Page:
- Last Updated: 11:13 AM, November 4, 2011
- Posted: 1:09 AM, November 4, 2011
The Mets insist they want to retain Jose Reyes, but at their reasonable price and, well, they really should stop saying that.
It is akin to going into a Mercedes dealership, badly wanting a new model and telling a salesman you are willing to go as high as $5,000 to get one.
Free agency has begun and, thus, the fantasy that Reyes will fit into some bargain slot for the Mets is over. Whatever his injury history -- and it is concerning -- Reyes is one of the three or four most attractive players on the market and is going to have multiple bidders for his services. That combination will assure his payday soars well above the Mets’ budget.
As a Mets official told me this week after the familiar mantra of we want him at our price, “I think he will be blown away by someone else.”
Another Mets official said, “My instinct is no shot. I think if [GM] Sandy [Alderson] asked for it, ownership would follow his recommendations. But where the money is going to go it is not going to be the best way to spend the money, not on one player and not one player with this hamstring thing.”
Translation: If Reyes were to take a discount of four years at somewhere between $15 million and $17 million annually, the Mets would tolerate the scar tissue building in those hamstrings and how his one contract could hurt their financial maneuverability in other areas. But that is as likely as getting that new Mercedes for $5,000. Reyes might leave some money on the table to stay in his Long Island home and Citi Field comfort zone -- but not the difference between what the Mets would propose and what he will be offered elsewhere.
Remember that at this time last year you would have been laughed into silence if you suggested Jayson Werth would get seven years at $126 million. But each team brings its own pressure points and pathologies into play, which tend to drive the bidding frenzy.
The Nationals, for example, felt they needed to win for a big player to make them attractive to others, have an older owner (Ted Lerner) with deep pockets and a desire for results sooner than later and an owner’s son (Mark Lerner) bent on putting his imprint on the organization. Add that all up and you had the opening Scott Boras needed to make Jayson worth $126 million.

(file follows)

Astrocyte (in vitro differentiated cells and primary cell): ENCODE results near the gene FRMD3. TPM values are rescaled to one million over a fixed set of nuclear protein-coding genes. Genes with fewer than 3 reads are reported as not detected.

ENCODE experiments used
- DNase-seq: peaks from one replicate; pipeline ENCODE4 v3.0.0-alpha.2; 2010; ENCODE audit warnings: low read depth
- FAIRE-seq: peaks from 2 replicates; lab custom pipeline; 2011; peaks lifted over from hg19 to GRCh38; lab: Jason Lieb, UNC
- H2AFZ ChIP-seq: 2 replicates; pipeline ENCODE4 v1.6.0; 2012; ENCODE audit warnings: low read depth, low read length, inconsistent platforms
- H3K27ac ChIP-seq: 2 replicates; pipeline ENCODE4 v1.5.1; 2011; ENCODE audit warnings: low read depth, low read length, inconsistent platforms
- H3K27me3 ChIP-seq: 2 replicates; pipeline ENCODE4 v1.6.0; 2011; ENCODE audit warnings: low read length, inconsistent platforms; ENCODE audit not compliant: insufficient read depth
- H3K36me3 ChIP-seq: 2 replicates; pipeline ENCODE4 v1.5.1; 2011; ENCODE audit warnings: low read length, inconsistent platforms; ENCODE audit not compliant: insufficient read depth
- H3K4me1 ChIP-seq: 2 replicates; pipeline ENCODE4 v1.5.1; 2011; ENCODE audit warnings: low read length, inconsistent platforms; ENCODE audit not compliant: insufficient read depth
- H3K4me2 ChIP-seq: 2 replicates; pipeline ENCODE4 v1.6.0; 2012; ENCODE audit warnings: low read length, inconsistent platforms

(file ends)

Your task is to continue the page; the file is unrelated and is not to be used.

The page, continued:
I still suspect Reyes will get six years in the $114 million range, but to get there he will have to patiently let negotiations for Prince Fielder and Albert Pujols play out and/or let the other NL East teams fret about what happens if a switch-hitting, multi-talented, 28-year-old shortstop ends up with a competitor.
Reyes’ representative, Peter Greenberg, told George A. King III of The Post, “If some team wants to make an offer, we don’t have a timetable set.”
But many clubs that have eyes on Reyes might have him as a Plan 1-A or B, so Reyes will have to wait. For example, if the Cardinals cannot retain Pujols, they could redirect a chunk of those dollars toward Reyes to fill shortstop and provide a leadoff man to help Matt Holliday, Lance Berkman and David Freese in a Pujols-absent middle of the order.
The Brewers, who almost certainly will lose Fielder, will inquire on Reyes, whose value rises if NL Central foes Milwaukee and St. Louis both pursue him.
But the real intrigue is within the Mets’ own division. The Nationals and, to some degree, Marlins have interest in Pujols and Fielder. So if neither gets a slugging first baseman, they could gravitate toward Reyes; especially since Hanley Ramirez has indicated he would move to third base to accommodate Reyes in South Florida. With Alex Gonzalez a free agent, the Braves need a shortstop and crave offensive diversity. The Phillies could lose shortstop Jimmy Rollins to free agency, which might put them into the Reyes derby as a way to spark a lineup that was reliant on homers.
“This is why free agency goes haywire,” an AL GM said. “You set your limits, then you get down the tracks and realize if you don’t get him, not only will it hurt you but help your competition. And you end up stretching and doing more than you ever thought at the beginning of the process.”
Thus, it doesn’t really matter what the Mets’ price is, it is not going to be enough to keep Reyes.Follow @NYPostsports